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dayton's Teshuvah

09/30/2013 01:40:51 PM


Rabbi Jennifer Jaech

I would be surprised if you’ve ever heard of Dayton, Washington, a small town set among the rolling hills of in the southwest corner of the state.  My husband David and I joke that when we drive into Dayton, we increase the Jewish population significantly – by 200 percent – from zero to two.   With just over one thousand residents, Dayton has only one traffic light, right in the center of Main Street.     Dayton is one of those “small town America” places where everyone you encounter says hello, whether or not they know you.   It’s also a place where (according to a reliable source[1]) at least one person actually believes that the United States’ Constitution was written by Jesus. 

In this area of the country, farming towns used to be divided into “Catholic towns” and “Protestant towns.”    My sister-in-law told me that when she used to spend time in Dayton with her grandparents, she felt uncomfortable because her family was Catholic.    Even today, the residents of Dayton are mostly white and Protestant.   

It doesn’t take a lot of digging to expose Dayton’s troubling history.  The following news item from a regional newspaper published in 1923[2] offers a snapshot of that history:

"Dayton Days" are over.  This attraction will be remembered by a good many people of this city and county.  A feature of the celebration was the big parade in which nearly 500 men, dressed in white robes -- the Ku Klux Klan -- participated.  They presented an imposing appearance and, strange to say, there was not a drunken person among them.  Their only banner was the United States flag.  At 5:30 in the evening a big barbeque was staged, in which all Klansmen joined.  Later in the evening 700 Klansmen marched up the hill back of Dayton, where a huge cross on the ground outlined by kerosene-saturated saw dust, was lighted.  Open air initiation of candidates to the order followed this ceremony.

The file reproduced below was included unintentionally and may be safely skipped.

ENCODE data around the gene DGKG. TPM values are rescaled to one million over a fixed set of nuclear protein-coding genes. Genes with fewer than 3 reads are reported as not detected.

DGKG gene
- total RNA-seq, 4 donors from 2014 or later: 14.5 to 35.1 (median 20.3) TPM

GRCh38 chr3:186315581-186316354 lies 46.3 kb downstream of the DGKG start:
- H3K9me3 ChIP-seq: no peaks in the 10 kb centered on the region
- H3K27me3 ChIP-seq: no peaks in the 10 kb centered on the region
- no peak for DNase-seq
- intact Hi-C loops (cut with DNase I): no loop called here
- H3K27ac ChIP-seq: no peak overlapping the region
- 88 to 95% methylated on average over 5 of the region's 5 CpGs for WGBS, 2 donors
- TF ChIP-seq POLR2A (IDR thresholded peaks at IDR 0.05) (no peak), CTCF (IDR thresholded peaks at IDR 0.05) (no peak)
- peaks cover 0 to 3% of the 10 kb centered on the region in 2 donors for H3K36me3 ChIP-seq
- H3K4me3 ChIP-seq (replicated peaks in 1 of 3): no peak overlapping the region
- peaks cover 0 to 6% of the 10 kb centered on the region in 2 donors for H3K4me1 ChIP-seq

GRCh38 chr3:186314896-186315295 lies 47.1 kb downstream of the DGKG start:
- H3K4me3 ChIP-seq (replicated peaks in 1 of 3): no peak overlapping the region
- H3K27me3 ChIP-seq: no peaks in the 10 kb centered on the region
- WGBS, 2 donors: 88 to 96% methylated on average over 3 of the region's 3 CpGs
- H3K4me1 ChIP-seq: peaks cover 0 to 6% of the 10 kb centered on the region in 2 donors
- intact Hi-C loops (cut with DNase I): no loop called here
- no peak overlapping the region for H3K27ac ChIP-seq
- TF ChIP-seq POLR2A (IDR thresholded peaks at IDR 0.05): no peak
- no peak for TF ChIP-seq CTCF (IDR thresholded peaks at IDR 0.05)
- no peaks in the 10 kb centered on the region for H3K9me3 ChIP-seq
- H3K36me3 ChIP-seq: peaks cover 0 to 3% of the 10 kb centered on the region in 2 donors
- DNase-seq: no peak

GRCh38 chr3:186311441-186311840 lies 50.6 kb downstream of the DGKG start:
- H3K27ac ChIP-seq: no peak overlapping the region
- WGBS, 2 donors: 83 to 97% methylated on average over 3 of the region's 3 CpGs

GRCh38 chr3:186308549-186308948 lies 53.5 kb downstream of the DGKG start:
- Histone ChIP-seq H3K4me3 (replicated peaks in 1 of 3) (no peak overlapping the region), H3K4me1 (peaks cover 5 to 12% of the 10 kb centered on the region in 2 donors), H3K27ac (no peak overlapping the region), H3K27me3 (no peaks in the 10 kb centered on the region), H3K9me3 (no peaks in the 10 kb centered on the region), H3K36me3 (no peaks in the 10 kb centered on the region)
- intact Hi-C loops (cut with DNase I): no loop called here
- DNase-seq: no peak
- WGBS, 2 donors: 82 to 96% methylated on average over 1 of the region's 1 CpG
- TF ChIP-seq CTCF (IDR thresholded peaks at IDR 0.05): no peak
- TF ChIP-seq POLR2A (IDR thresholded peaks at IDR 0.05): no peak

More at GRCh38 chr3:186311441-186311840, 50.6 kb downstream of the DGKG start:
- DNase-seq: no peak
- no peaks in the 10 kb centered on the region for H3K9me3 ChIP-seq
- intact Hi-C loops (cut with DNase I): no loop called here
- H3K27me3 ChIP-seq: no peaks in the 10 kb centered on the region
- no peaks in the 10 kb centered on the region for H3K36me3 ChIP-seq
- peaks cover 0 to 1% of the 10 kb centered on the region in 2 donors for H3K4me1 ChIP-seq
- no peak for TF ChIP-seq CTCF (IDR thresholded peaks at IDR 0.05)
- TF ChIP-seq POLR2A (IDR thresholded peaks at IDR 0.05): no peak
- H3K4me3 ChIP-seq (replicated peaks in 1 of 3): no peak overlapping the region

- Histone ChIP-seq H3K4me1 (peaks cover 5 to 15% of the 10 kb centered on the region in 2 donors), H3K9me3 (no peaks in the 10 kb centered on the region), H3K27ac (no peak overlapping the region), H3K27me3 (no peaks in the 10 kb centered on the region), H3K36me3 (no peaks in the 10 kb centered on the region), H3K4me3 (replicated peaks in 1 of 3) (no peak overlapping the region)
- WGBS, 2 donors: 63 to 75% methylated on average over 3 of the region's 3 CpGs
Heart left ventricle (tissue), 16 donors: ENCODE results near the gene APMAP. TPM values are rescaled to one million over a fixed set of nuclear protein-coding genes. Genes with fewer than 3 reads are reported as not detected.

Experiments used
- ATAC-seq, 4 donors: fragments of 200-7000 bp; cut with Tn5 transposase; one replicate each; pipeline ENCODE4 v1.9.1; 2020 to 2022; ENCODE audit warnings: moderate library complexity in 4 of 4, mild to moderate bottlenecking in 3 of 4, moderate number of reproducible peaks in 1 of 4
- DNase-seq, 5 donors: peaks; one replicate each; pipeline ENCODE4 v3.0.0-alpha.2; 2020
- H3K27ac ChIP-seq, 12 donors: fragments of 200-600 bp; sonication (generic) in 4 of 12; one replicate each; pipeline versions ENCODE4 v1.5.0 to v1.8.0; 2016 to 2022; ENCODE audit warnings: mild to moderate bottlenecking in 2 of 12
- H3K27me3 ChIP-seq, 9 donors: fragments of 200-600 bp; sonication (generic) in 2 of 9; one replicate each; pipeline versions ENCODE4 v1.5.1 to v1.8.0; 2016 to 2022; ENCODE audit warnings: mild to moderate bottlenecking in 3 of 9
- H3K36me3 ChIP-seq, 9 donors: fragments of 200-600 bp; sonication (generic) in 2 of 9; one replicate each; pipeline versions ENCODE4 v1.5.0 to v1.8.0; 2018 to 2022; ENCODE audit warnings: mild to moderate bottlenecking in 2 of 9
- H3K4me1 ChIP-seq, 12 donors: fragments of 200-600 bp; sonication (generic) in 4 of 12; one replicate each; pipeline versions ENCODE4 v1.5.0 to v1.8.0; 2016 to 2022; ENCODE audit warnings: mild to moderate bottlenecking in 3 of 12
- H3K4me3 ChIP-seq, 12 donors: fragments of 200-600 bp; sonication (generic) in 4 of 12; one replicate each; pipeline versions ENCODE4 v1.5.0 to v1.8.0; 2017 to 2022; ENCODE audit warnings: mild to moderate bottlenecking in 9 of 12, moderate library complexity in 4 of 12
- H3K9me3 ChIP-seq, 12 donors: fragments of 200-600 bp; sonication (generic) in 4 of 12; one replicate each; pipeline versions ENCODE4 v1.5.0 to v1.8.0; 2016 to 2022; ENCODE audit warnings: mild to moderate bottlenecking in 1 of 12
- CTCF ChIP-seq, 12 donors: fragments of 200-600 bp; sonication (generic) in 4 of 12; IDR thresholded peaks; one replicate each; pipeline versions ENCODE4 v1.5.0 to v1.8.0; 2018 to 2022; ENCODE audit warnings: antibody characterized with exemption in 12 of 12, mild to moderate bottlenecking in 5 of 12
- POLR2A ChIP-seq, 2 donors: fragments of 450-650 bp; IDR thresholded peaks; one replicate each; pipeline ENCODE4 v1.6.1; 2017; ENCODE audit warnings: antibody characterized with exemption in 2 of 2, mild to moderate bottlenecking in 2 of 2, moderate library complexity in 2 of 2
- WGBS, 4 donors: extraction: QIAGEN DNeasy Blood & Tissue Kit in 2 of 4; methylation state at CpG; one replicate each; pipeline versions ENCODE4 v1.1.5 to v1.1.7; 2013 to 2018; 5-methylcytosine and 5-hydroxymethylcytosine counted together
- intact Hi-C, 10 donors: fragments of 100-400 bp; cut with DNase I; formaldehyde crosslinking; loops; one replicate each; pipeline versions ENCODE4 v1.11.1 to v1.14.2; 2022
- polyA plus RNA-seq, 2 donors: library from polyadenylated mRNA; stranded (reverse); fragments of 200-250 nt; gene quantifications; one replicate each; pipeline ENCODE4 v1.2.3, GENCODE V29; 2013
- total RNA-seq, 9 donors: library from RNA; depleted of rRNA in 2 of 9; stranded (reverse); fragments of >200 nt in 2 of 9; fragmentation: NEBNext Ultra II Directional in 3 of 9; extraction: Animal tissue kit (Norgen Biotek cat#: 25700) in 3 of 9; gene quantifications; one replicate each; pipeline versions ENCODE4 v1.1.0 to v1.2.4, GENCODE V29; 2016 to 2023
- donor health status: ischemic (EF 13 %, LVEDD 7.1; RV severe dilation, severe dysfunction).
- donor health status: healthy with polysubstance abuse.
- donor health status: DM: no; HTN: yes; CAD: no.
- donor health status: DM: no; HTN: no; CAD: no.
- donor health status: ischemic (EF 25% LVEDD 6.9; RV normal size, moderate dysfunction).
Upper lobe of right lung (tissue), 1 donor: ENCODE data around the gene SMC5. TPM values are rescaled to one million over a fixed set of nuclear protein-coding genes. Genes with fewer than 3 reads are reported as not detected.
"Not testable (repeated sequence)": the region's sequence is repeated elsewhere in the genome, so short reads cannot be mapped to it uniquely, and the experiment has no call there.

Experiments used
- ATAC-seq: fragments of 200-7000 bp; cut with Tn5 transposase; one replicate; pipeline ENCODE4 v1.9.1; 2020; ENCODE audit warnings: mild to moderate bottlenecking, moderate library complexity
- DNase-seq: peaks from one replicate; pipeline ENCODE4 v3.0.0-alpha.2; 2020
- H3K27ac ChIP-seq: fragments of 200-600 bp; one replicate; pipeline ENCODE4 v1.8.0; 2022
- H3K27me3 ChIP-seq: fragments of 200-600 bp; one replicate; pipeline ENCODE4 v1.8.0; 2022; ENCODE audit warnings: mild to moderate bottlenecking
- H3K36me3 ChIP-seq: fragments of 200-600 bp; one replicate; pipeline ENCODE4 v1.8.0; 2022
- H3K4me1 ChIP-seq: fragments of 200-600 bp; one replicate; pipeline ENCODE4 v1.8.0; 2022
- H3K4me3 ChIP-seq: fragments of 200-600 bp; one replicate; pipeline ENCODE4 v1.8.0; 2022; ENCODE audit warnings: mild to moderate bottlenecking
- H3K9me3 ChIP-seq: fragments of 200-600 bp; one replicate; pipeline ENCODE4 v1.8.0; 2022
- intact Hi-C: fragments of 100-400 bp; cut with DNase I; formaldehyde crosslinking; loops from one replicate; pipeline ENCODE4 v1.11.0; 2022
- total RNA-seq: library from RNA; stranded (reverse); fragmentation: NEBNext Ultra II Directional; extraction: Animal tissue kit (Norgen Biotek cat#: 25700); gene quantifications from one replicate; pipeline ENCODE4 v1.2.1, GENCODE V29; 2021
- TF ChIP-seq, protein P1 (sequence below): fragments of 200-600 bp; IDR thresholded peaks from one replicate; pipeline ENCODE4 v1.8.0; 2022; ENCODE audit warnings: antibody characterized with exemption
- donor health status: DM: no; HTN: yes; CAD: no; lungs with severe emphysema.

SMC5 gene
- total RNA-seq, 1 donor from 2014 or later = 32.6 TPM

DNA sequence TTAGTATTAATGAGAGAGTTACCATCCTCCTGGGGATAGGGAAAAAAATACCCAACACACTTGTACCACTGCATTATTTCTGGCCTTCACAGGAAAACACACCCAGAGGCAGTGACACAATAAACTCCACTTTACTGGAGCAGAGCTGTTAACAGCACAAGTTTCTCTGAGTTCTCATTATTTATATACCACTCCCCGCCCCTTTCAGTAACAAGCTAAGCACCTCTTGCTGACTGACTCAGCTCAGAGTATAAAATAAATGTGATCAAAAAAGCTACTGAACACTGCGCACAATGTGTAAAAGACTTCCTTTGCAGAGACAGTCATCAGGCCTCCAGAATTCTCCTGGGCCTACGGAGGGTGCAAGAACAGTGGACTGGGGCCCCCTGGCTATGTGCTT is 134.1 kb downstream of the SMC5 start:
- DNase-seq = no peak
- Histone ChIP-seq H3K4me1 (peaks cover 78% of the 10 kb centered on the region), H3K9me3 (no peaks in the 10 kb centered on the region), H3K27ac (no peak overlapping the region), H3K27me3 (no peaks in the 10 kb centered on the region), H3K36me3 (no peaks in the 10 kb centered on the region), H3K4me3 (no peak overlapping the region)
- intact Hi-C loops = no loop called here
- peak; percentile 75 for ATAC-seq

I know the street down which the Klansmen marched.  David and I watched a parade on that street this past summer.  I know the hill where the Klan held their rally – it’s the hill right behind the grandstand at the fairgrounds.   And I know that the KKK rally described in the newspaper was no anomaly.  Dayton had an active KKK group at the time, a group that met twice a month.   The KKK groups of the time were anti-immigrant, anti-Catholic, and anti-communist.  They believed firmly that "Protestant Anglo-Saxon blood is the heart and soul of the foundation of this republic."[3]

When I look at photographs from those days, for some reason, I am most disturbed by the white, hooded robes worn by the crowds of Klansmen.  The hoods obscure their faces.  Only their eyes are visible through the slits.  The Klansmen don’t resemble people; they look like ghosts.  What we see when we look at them is an image of faceless hatred, as if their very humanity has been erased.

I know about Dayton because of my brother Justin.  Several years ago, Justin was preparing to relocate from Hawaii to Washington State.   My brother wanted to find a place to settle where he could have chickens and ducks in his yard and live comfortably on his pension from the Navy.  Dayton seemed like a good option -- except that Justin is gay, and his (now) husband, Roger, is from the Philippines.   Justin and Roger did not know about Dayton’s history when they first moved there; they chose the town based on what they saw on the Internet, and after they spoke with a few of its residents.